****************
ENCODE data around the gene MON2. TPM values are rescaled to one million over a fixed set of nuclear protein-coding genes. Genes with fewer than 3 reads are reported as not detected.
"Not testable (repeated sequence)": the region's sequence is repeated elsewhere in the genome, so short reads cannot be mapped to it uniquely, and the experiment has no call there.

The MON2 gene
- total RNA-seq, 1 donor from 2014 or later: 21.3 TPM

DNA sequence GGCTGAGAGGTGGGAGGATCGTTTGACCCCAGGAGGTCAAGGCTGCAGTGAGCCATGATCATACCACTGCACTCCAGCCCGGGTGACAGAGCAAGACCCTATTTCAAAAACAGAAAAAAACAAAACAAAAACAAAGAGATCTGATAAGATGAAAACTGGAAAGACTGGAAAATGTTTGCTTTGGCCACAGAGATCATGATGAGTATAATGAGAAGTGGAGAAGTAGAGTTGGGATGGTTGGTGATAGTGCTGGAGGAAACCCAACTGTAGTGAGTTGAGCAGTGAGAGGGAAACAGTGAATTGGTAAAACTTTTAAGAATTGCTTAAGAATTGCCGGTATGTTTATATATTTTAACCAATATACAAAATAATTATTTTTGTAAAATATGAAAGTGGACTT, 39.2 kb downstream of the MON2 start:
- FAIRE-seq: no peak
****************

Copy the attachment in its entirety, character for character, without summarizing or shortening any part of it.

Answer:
ENCODE data around the gene MON2. TPM values are rescaled to one million over a fixed set of nuclear protein-coding genes. Genes with fewer than 3 reads are reported as not detected.
"Not testable (repeated sequence)": the region's sequence is repeated elsewhere in the genome, so short reads cannot be mapped to it uniquely, and the experiment has no call there.

The MON2 gene
- total RNA-seq, 1 donor from 2014 or later: 21.3 TPM

DNA sequence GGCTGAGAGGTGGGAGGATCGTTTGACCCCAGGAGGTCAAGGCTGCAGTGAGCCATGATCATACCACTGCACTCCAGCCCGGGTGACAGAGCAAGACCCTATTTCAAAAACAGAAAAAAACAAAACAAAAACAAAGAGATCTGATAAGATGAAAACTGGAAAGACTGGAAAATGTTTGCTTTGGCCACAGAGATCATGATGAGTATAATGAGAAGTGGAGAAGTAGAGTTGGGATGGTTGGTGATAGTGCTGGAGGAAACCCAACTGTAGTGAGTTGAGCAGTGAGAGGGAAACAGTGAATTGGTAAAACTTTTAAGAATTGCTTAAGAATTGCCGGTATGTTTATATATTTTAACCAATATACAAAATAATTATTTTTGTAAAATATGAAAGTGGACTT, 39.2 kb downstream of the MON2 start:
- FAIRE-seq: no peak